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BlindCraft could be back in business after the axe falls

STAFF at Edinburgh's BlindCraft factory have been told it will close at the end of the month - but council chiefs say there is still a chance it could then reopen under new management.

City economic development leader Tom Buchanan said he had received separate approaches from two business people interested in taking over the enterprise and had also been urged by the Scottish Government to speak to those behind the rescue of a similar workshop in Aberdeen.

BlindCraft, which has 53 workers, has provided sheltered employment for blind and disabled people for the past 216 years. But Councillor Buchanan said the council could not afford to continue subsidising the factory at the current level of 1 million a year and he was disappointed the proposal for moving to a three-day week, which would have saved 650,000, had been rejected by the workforce.

He said: "The course of action now is we go to closure because we have been told by parties interested in looking at BlindCraft they were not prepared to take on staff liabilities, such as continuing pension contributions and honouring existing terms and conditions.

"We have to see how we can get the people back into employment or get someone to come in and run BlindCraft as a stand-alone entity. I have had one prominent Edinburgh businessman approach us directly; Jim Mather, the Enterprise Minister, has asked me to approach the Glencraft people; and one other business person expressed an interest some months ago."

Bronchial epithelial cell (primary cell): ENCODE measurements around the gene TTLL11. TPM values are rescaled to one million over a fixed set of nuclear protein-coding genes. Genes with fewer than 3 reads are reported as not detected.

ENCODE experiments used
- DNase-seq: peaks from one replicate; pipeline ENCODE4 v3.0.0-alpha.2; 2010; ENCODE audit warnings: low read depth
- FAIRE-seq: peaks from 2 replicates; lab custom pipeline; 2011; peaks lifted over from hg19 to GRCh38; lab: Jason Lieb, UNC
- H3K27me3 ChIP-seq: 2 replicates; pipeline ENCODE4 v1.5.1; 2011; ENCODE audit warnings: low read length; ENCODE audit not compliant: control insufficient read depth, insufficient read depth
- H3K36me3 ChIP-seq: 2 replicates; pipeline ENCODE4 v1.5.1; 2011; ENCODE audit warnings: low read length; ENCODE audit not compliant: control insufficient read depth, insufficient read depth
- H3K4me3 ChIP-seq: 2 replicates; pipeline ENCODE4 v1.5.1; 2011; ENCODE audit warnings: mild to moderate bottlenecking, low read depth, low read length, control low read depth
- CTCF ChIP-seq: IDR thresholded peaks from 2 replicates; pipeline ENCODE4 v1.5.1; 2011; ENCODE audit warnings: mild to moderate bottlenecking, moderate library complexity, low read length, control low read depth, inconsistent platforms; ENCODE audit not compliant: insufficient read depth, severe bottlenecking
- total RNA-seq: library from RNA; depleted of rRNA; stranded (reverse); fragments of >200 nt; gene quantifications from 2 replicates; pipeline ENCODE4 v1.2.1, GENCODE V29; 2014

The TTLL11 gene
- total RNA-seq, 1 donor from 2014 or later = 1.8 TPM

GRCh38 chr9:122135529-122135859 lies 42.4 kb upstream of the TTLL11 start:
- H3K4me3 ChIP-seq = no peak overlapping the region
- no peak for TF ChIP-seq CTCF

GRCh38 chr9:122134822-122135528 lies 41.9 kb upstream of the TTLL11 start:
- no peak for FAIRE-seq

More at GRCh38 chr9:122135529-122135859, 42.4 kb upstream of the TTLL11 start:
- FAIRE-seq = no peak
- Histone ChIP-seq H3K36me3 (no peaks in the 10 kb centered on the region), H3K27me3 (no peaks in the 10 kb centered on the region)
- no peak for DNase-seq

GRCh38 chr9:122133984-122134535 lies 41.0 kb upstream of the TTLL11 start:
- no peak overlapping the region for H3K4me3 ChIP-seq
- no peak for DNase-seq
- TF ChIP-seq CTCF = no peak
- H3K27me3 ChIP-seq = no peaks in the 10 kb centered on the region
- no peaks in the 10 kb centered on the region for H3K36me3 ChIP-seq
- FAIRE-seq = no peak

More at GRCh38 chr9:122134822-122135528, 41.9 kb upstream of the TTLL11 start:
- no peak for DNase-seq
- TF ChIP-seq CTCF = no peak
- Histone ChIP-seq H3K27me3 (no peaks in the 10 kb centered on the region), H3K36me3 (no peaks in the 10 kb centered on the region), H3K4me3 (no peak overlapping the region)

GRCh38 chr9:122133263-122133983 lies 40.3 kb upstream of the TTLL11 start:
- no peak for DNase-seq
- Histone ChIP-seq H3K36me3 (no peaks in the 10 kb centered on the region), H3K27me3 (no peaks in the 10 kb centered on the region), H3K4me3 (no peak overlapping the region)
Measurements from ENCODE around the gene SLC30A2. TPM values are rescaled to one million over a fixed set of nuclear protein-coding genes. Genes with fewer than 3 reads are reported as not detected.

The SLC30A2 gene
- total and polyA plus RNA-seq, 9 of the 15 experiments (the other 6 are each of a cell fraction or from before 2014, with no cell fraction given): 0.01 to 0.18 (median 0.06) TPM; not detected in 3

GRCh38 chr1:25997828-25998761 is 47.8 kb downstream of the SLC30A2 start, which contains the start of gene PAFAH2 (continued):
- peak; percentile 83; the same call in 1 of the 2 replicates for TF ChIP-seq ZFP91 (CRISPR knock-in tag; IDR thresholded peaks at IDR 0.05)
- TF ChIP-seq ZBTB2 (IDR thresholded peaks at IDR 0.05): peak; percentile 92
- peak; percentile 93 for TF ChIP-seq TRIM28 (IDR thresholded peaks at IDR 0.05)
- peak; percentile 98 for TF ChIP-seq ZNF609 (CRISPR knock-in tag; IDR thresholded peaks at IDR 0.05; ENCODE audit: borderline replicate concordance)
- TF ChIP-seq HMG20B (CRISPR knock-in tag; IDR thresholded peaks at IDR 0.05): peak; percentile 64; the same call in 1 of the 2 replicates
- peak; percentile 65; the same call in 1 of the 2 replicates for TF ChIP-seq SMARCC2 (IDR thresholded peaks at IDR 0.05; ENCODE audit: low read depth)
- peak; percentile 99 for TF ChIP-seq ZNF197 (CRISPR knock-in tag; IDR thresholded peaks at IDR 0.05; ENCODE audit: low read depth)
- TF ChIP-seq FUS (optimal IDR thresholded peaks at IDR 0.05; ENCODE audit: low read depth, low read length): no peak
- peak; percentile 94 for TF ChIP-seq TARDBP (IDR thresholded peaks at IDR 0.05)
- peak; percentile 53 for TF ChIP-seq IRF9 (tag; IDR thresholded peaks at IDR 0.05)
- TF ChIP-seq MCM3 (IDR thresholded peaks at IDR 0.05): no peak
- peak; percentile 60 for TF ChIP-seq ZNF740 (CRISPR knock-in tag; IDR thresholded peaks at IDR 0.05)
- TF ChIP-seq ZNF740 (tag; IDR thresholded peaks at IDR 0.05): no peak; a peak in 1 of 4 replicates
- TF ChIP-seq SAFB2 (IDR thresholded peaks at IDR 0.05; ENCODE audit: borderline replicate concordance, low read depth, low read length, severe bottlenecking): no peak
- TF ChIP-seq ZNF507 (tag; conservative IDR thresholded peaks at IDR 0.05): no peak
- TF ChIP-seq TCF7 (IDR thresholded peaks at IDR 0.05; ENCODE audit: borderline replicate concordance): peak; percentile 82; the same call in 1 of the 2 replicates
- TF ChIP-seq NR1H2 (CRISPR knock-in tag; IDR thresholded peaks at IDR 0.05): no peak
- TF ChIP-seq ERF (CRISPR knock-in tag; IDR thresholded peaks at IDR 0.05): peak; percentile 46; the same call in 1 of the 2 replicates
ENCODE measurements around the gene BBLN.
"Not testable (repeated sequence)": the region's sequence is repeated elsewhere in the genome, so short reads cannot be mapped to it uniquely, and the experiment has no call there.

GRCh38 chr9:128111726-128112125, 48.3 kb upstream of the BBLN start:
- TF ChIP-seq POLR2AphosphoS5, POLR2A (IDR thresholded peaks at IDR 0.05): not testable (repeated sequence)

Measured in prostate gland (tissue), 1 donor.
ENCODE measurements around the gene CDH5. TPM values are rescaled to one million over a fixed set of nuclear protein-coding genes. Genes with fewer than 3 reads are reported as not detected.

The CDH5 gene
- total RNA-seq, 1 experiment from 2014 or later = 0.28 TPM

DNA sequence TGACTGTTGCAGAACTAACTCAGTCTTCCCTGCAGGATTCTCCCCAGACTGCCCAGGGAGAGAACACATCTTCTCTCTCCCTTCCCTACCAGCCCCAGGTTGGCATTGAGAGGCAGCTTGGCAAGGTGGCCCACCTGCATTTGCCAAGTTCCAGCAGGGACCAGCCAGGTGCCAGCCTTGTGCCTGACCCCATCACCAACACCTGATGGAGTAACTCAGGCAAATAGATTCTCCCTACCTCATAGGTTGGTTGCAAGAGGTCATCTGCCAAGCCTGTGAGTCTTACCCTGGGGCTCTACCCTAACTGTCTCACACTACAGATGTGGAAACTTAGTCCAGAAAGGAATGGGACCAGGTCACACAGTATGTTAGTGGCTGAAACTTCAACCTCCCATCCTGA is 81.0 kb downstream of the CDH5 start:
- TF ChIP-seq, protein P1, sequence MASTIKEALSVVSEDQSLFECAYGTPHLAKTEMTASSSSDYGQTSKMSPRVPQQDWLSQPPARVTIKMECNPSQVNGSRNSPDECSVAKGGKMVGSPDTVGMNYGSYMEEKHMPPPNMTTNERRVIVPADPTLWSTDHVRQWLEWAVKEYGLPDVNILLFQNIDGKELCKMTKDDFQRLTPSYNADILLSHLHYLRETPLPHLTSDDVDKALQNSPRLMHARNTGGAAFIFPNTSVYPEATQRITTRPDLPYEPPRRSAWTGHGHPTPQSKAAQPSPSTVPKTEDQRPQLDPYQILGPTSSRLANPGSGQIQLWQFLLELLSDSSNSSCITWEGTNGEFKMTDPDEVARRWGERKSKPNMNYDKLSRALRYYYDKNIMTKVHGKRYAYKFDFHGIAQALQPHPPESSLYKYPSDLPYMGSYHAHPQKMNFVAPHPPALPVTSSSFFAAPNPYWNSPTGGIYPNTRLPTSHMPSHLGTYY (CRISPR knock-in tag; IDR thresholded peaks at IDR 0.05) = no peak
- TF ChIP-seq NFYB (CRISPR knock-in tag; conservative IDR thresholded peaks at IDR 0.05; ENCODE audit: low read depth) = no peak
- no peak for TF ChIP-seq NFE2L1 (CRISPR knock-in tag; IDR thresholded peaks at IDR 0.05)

Edinburgh Central Labour MSP Sarah Boyack yesterday appealed to Alex Salmond to intervene at the eleventh hour to save BlindCraft, as he had with Glencraft.

The First Minister praised the Glencraft rescue as "an excellent agreement between the council, the government and the private sector". He said he would be pleased to "do everything we can" to help the BlindCraft workers, but insisted the government could not assume the council's responsibilities.

Ms Boyack said she welcomed any prospect for keeping BlindCraft open, but warned time was running out. She added that she was disappointed by Mr Salmond's response. "We were looking for something more than the council going to talk to Glencraft. We were hoping he would pull people together as he did in their case."

John Paul McHugh of the Community union, which represents the majority of BlindCraft workers, said he was due to meet Cllr Buchanan on Monday and was ready for "pragmatic dialogue".

But he said: "Any solution must be sustainable and must be meaningful employment."

Mr McHugh said employees had been told the factory was closing following the end of the official 30-day consultation period. He said: "They told all the employees that was it, they were formally acknowledging the closure of the consultation period and the redundancies would start on March 31."

 
 
 

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